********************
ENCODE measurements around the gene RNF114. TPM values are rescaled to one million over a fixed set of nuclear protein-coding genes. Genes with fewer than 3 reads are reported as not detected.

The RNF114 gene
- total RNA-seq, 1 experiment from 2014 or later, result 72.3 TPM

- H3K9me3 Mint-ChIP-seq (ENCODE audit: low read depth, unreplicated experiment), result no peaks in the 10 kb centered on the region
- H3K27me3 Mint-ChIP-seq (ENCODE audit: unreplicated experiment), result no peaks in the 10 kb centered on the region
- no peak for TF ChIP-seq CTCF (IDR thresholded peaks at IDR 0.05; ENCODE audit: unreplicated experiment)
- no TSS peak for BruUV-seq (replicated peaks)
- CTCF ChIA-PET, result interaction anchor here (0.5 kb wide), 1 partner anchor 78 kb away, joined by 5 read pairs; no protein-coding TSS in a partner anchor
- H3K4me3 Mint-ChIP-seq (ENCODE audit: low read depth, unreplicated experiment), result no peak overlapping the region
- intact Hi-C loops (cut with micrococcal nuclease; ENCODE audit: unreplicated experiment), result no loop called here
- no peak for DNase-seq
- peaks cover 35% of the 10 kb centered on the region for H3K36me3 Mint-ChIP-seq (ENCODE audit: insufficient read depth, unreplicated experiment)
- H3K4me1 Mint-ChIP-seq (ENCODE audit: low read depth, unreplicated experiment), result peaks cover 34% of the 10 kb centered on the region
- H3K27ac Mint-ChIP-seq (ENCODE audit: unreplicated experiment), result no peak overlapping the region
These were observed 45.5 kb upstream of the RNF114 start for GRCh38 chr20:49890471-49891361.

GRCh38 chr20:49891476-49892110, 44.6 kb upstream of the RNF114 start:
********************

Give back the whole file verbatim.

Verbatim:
ENCODE measurements around the gene RNF114. TPM values are rescaled to one million over a fixed set of nuclear protein-coding genes. Genes with fewer than 3 reads are reported as not detected.

The RNF114 gene
- total RNA-seq, 1 experiment from 2014 or later, result 72.3 TPM

- H3K9me3 Mint-ChIP-seq (ENCODE audit: low read depth, unreplicated experiment), result no peaks in the 10 kb centered on the region
- H3K27me3 Mint-ChIP-seq (ENCODE audit: unreplicated experiment), result no peaks in the 10 kb centered on the region
- no peak for TF ChIP-seq CTCF (IDR thresholded peaks at IDR 0.05; ENCODE audit: unreplicated experiment)
- no TSS peak for BruUV-seq (replicated peaks)
- CTCF ChIA-PET, result interaction anchor here (0.5 kb wide), 1 partner anchor 78 kb away, joined by 5 read pairs; no protein-coding TSS in a partner anchor
- H3K4me3 Mint-ChIP-seq (ENCODE audit: low read depth, unreplicated experiment), result no peak overlapping the region
- intact Hi-C loops (cut with micrococcal nuclease; ENCODE audit: unreplicated experiment), result no loop called here
- no peak for DNase-seq
- peaks cover 35% of the 10 kb centered on the region for H3K36me3 Mint-ChIP-seq (ENCODE audit: insufficient read depth, unreplicated experiment)
- H3K4me1 Mint-ChIP-seq (ENCODE audit: low read depth, unreplicated experiment), result peaks cover 34% of the 10 kb centered on the region
- H3K27ac Mint-ChIP-seq (ENCODE audit: unreplicated experiment), result no peak overlapping the region
These were observed 45.5 kb upstream of the RNF114 start for GRCh38 chr20:49890471-49891361.

GRCh38 chr20:49891476-49892110, 44.6 kb upstream of the RNF114 start: